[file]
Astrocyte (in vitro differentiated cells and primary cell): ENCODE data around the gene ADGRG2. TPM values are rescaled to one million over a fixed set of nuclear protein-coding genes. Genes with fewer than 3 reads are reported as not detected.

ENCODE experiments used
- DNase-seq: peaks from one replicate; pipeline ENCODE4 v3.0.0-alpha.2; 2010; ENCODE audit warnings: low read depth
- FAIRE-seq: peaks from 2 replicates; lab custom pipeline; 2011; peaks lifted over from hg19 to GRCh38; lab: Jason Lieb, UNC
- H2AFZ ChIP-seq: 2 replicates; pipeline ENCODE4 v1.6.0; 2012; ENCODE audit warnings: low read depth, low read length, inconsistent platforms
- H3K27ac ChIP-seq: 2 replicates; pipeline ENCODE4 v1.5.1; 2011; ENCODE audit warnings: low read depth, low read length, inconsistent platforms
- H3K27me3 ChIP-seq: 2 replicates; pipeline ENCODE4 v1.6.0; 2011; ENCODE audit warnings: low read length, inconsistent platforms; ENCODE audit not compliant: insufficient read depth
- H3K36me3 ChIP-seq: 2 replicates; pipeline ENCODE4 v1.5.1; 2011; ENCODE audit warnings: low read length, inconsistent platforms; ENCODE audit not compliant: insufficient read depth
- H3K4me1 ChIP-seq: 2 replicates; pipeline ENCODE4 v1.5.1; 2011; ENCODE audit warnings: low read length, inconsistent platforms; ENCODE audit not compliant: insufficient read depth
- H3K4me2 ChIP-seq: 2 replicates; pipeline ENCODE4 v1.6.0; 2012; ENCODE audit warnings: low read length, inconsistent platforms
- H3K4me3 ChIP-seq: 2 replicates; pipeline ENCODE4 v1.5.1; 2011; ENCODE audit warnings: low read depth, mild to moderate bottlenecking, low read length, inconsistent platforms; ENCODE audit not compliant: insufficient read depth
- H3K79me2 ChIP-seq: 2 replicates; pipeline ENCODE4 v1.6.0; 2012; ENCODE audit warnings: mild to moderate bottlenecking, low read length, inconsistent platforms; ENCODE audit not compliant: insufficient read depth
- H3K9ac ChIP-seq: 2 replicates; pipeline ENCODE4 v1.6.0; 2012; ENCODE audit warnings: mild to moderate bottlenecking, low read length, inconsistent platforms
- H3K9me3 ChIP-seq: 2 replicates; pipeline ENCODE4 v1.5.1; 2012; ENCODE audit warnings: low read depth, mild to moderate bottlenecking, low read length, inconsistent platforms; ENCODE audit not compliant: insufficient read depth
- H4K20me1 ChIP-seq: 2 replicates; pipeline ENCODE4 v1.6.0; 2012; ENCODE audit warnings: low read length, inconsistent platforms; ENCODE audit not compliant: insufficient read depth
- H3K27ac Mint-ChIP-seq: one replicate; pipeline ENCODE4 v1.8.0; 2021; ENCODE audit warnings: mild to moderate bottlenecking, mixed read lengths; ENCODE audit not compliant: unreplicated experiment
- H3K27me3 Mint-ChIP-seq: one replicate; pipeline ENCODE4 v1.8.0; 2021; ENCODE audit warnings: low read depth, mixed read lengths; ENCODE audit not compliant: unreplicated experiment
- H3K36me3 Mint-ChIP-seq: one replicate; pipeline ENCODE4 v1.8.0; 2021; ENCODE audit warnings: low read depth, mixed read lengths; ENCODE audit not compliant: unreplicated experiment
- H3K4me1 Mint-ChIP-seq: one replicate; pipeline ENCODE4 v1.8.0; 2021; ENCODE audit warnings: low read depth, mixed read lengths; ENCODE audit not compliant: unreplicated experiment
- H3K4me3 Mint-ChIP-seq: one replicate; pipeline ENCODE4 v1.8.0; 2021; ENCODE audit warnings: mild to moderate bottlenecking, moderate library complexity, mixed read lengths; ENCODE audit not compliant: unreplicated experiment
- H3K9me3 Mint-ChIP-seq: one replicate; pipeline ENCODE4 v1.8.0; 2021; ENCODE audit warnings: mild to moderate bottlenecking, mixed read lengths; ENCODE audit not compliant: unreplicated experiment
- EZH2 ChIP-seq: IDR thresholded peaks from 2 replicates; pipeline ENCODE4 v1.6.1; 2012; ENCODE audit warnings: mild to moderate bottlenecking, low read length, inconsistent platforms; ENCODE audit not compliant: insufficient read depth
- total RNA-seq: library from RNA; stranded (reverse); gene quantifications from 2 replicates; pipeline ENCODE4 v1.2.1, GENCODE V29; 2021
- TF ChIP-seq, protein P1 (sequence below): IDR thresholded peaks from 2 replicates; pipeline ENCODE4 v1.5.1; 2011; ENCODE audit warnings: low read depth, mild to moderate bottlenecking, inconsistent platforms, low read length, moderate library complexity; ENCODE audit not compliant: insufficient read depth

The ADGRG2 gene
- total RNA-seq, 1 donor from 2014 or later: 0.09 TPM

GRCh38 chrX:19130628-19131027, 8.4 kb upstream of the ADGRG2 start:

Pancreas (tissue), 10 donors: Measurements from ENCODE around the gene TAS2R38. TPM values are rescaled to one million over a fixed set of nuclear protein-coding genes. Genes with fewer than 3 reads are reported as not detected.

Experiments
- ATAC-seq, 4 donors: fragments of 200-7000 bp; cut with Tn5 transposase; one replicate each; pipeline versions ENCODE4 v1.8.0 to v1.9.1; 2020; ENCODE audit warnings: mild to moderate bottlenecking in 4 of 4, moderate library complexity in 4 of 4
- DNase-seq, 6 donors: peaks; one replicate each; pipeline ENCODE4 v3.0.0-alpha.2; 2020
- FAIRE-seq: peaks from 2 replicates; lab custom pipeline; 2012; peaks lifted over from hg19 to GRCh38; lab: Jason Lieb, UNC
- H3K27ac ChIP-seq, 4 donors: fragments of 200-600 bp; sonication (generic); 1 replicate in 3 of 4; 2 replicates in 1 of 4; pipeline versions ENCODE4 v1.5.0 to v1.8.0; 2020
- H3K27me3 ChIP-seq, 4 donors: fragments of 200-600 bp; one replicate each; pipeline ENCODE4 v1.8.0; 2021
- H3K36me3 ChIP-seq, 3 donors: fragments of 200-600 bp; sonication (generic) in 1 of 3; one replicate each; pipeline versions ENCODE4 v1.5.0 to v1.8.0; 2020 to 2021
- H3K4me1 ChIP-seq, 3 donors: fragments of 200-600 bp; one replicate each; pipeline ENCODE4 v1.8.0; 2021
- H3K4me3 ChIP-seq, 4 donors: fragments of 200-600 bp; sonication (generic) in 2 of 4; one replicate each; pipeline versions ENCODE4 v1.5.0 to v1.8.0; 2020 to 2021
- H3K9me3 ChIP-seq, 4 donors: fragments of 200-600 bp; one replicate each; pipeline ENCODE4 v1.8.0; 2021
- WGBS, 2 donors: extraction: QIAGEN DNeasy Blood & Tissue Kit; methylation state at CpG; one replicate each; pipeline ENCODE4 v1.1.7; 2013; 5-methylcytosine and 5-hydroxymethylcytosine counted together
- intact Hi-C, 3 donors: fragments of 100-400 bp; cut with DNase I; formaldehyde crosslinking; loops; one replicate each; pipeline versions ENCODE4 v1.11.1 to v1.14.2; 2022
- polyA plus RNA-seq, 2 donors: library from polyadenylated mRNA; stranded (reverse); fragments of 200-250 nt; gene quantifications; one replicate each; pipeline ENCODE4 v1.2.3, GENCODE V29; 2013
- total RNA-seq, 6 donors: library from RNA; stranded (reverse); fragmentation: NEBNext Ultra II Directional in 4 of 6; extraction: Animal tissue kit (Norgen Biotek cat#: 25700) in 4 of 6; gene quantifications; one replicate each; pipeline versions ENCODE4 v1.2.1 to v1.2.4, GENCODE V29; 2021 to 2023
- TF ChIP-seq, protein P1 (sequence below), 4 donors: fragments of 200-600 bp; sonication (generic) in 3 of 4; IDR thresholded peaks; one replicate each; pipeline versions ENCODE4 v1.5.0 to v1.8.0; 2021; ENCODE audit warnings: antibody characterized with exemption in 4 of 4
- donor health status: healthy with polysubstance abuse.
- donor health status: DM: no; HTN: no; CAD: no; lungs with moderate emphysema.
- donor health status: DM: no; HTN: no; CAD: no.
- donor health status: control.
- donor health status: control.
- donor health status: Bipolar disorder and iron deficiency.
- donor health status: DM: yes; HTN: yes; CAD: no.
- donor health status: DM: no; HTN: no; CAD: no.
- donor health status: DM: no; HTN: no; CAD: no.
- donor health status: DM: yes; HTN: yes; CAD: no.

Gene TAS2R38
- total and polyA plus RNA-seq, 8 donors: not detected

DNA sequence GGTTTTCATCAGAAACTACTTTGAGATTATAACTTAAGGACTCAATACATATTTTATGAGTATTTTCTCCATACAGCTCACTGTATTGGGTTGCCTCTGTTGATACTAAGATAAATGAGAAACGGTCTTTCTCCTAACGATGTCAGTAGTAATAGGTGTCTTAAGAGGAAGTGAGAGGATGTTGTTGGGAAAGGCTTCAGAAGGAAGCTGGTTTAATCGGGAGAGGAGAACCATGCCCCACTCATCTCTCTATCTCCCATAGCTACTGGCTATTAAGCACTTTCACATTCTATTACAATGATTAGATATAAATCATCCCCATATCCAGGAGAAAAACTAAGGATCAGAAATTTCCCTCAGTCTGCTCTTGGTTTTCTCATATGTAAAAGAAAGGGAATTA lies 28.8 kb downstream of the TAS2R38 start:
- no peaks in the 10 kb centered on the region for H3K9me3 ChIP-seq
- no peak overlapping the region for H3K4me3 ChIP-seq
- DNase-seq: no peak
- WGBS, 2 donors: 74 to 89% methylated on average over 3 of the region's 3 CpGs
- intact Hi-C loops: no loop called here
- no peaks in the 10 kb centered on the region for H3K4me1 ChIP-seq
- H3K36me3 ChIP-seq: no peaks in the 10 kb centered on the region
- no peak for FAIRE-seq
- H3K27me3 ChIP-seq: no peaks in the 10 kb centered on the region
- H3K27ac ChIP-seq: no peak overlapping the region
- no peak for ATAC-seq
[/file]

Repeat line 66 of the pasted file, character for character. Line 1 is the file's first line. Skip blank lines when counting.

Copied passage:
- H3K27ac ChIP-seq: no peak overlapping the region